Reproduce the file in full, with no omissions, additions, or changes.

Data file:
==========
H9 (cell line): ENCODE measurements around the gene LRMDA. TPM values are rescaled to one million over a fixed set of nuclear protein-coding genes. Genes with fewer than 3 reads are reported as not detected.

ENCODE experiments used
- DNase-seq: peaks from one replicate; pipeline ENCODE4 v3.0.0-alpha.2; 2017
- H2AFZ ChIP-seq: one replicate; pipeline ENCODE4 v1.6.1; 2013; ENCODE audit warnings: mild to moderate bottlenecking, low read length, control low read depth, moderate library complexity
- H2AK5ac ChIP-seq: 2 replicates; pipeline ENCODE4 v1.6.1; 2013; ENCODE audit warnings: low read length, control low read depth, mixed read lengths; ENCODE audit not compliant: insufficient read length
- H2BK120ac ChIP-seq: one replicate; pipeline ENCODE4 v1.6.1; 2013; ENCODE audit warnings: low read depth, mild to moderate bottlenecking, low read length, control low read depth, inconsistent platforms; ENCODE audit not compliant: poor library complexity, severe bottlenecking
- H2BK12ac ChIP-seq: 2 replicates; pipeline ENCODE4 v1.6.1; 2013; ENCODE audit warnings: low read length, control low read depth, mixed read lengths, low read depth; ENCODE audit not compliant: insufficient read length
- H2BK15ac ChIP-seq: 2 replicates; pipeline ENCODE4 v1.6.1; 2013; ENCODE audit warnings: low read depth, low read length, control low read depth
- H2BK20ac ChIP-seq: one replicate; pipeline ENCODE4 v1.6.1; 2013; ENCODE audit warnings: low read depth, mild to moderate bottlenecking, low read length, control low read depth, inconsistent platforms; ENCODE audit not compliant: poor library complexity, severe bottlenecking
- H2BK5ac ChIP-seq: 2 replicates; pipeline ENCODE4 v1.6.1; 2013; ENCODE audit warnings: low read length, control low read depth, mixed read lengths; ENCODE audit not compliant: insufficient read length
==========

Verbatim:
H9 (cell line): ENCODE measurements around the gene LRMDA. TPM values are rescaled to one million over a fixed set of nuclear protein-coding genes. Genes with fewer than 3 reads are reported as not detected.

ENCODE experiments used
- DNase-seq: peaks from one replicate; pipeline ENCODE4 v3.0.0-alpha.2; 2017
- H2AFZ ChIP-seq: one replicate; pipeline ENCODE4 v1.6.1; 2013; ENCODE audit warnings: mild to moderate bottlenecking, low read length, control low read depth, moderate library complexity
- H2AK5ac ChIP-seq: 2 replicates; pipeline ENCODE4 v1.6.1; 2013; ENCODE audit warnings: low read length, control low read depth, mixed read lengths; ENCODE audit not compliant: insufficient read length
- H2BK120ac ChIP-seq: one replicate; pipeline ENCODE4 v1.6.1; 2013; ENCODE audit warnings: low read depth, mild to moderate bottlenecking, low read length, control low read depth, inconsistent platforms; ENCODE audit not compliant: poor library complexity, severe bottlenecking
- H2BK12ac ChIP-seq: 2 replicates; pipeline ENCODE4 v1.6.1; 2013; ENCODE audit warnings: low read length, control low read depth, mixed read lengths, low read depth; ENCODE audit not compliant: insufficient read length
- H2BK15ac ChIP-seq: 2 replicates; pipeline ENCODE4 v1.6.1; 2013; ENCODE audit warnings: low read depth, low read length, control low read depth
- H2BK20ac ChIP-seq: one replicate; pipeline ENCODE4 v1.6.1; 2013; ENCODE audit warnings: low read depth, mild to moderate bottlenecking, low read length, control low read depth, inconsistent platforms; ENCODE audit not compliant: poor library complexity, severe bottlenecking
- H2BK5ac ChIP-seq: 2 replicates; pipeline ENCODE4 v1.6.1; 2013; ENCODE audit warnings: low read length, control low read depth, mixed read lengths; ENCODE audit not compliant: insufficient read length